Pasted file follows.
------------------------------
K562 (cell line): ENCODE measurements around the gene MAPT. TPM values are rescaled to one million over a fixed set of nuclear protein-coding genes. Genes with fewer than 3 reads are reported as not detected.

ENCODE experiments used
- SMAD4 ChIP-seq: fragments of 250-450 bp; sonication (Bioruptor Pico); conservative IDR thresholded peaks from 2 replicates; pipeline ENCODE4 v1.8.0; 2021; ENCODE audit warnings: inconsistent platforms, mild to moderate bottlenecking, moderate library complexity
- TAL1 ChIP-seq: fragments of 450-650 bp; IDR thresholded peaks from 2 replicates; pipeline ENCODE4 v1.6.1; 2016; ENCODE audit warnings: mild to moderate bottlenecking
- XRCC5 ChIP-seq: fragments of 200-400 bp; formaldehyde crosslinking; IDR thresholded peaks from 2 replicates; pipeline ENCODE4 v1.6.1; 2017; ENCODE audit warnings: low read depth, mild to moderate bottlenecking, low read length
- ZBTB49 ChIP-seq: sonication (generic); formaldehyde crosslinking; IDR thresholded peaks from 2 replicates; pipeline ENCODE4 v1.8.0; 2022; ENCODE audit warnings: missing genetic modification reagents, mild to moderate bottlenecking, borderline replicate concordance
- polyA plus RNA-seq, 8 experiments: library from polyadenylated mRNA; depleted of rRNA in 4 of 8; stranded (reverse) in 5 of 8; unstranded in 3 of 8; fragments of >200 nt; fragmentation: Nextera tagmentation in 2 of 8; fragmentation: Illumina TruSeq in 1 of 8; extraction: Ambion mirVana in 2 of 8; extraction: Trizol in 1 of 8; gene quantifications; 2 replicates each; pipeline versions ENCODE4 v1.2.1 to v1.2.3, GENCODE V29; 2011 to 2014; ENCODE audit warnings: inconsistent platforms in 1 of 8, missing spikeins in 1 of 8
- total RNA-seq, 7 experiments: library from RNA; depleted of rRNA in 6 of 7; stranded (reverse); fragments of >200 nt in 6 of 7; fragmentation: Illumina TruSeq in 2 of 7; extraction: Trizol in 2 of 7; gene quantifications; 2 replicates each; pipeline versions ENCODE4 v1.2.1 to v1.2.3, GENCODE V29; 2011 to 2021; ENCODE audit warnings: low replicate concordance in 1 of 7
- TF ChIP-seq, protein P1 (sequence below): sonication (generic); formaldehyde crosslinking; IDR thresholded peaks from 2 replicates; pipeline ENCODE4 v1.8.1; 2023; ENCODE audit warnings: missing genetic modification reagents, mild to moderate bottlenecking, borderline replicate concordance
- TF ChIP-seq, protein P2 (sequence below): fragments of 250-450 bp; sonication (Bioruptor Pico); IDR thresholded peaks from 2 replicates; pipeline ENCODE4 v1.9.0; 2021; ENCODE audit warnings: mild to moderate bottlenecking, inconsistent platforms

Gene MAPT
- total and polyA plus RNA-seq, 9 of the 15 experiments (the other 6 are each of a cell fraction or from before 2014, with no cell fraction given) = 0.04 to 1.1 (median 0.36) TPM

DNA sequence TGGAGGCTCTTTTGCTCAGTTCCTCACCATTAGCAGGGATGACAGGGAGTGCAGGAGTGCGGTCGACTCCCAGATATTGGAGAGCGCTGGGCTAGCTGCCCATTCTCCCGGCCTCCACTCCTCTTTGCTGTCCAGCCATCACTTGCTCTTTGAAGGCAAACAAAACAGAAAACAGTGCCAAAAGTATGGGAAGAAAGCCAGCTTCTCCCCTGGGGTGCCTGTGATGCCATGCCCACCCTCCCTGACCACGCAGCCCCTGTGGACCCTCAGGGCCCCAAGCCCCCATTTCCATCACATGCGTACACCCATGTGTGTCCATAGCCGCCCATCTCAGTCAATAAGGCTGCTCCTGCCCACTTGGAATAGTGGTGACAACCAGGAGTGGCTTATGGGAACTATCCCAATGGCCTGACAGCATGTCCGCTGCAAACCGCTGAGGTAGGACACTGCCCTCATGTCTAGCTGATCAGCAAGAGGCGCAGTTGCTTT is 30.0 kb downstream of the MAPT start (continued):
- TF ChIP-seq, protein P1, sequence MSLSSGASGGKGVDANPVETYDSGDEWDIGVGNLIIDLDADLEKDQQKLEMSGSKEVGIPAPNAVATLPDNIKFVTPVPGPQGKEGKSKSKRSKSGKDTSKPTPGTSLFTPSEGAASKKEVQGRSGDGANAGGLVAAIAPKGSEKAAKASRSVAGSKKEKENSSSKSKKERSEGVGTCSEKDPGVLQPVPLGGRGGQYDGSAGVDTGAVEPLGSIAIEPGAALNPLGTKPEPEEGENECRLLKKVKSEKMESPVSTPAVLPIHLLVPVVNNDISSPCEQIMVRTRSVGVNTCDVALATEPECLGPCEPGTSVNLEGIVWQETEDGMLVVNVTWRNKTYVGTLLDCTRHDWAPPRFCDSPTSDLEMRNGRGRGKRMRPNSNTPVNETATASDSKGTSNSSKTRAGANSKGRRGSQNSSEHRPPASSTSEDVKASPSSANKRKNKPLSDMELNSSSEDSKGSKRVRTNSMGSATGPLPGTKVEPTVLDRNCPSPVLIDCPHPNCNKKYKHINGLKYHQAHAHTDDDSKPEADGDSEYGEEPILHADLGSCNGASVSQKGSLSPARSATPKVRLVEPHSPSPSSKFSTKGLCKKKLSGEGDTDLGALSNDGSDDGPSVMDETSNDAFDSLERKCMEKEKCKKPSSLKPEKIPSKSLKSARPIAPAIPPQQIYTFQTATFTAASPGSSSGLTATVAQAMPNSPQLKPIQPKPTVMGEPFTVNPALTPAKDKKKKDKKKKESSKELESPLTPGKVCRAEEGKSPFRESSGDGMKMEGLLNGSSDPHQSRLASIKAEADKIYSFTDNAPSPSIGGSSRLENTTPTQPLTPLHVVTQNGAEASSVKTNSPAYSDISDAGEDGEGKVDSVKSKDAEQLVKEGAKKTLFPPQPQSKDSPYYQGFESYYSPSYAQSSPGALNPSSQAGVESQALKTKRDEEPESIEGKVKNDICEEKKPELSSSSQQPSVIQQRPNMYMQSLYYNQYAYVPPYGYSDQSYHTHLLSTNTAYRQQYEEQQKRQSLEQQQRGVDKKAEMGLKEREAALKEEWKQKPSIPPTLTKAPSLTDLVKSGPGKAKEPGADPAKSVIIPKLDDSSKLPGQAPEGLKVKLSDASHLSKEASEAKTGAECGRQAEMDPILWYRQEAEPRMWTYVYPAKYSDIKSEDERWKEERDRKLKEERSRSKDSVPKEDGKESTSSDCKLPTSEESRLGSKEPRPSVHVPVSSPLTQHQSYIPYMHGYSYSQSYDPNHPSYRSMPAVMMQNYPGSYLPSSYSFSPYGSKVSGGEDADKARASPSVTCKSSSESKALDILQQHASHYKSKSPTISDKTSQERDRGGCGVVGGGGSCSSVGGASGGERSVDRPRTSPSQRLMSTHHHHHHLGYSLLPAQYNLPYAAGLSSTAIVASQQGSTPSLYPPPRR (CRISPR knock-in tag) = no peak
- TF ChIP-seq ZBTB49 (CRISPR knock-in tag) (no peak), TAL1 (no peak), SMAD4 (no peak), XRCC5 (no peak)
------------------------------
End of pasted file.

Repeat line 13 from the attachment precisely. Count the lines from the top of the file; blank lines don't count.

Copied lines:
DNA sequence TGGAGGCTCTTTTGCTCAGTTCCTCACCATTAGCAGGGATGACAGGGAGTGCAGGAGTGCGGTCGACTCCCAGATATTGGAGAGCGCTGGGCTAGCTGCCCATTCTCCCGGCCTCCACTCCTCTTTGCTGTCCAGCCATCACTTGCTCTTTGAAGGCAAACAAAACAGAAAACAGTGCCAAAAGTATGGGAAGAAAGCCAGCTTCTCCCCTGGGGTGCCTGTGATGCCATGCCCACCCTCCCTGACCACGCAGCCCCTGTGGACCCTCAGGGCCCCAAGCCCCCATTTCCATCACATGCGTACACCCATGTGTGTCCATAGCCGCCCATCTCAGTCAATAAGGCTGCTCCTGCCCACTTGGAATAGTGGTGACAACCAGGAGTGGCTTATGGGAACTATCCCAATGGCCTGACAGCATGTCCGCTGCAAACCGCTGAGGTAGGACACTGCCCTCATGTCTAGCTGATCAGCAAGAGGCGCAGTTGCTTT is 30.0 kb downstream of the MAPT start (continued):